Cars that have aluminum parts require a special, separate area within the shop with adequate ventilation as well as dedicated cutting tools and abrasive products. Technicians must also take specific training to make these aluminum repairs. These special precautions must be taken for aluminum to prevent any cross contamination, which could result in galvanic corrosion or even an explosion. Follow the steps below for the best practice in aluminum part replacement.
Clean The Vehicle
Prior to disassembly of the area impacted by the collision, wash and clean the vehicle thoroughly, power washing near the repair area if needed. You want to eliminate any contaminants, as well as discover additional damage to up-sell the repair and prevent unjustified claims.
Use a file belt tool with a coarse belt or disc sander with an aggressive woven stripping disc to remove seam sealers and coatings where necessary.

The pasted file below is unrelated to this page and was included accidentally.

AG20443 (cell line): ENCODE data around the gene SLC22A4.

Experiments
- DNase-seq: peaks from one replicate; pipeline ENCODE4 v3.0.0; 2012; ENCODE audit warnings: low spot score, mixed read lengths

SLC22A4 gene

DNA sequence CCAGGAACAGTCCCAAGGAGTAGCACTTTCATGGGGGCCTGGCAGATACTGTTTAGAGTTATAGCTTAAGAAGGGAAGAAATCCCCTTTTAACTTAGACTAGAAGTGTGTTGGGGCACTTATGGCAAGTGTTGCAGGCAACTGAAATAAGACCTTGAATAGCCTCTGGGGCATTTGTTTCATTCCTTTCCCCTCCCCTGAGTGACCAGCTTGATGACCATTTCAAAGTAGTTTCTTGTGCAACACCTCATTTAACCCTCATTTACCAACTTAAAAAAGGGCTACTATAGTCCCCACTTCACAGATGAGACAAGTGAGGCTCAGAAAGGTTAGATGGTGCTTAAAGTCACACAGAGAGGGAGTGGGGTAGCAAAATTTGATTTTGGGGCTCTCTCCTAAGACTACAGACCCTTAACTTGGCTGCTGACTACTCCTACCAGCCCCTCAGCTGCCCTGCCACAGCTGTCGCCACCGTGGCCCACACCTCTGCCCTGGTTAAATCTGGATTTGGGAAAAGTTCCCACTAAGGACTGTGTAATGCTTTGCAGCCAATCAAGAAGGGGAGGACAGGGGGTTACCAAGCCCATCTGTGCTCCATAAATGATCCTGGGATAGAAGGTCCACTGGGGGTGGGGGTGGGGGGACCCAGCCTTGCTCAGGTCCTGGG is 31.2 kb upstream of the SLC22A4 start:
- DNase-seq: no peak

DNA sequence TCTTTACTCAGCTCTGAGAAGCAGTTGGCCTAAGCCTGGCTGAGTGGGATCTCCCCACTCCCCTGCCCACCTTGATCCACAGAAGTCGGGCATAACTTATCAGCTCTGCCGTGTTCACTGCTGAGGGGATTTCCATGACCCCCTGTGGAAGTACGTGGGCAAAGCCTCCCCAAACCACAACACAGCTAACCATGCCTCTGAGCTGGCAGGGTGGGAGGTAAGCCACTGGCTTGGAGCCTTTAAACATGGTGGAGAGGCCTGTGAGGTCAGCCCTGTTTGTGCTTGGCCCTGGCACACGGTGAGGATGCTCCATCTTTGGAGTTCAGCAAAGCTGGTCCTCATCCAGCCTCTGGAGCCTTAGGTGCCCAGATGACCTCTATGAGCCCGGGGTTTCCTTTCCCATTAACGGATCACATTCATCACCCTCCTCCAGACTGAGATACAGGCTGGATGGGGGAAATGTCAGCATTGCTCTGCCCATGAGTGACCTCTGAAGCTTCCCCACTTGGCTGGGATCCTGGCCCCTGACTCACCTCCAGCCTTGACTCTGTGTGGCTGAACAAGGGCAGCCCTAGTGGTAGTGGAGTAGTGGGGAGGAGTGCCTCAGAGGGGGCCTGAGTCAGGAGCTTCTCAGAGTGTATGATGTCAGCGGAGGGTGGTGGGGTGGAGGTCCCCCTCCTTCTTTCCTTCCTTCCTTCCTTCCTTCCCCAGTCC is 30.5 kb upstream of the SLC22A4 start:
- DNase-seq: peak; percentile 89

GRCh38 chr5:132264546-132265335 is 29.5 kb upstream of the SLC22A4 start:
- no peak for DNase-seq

Remove the remaining rivet/spot weld material from the substrate using an 80 grit abrasive belt. Prep remaining mating flanges with a coarse grit belt. When grinding steel rivets or spot welds that are bonded to aluminum, remove any metal shavings contaminants from the repair area to prevent galvanic corrosion. Encouraged practices include vacuuming or wipe down of area.
After referring to the OEM's heat range specifications, remove the exterior panel from original substrate. Based on the OEM's recommendations, cut sections off the panel as needed.
To ensure the surface is ready for adhesive/bonding, repeat process as outlined in Aluminum Rivet Bonding Best Practice as necessary.
Follow installation instructions as per OEM recommendations. Part installation may include adhesives.
After the new aluminum part has been installed, the vehicle needs to move onto the refinishing process, and head to the paint booth for repainting, and detail to complete the job.
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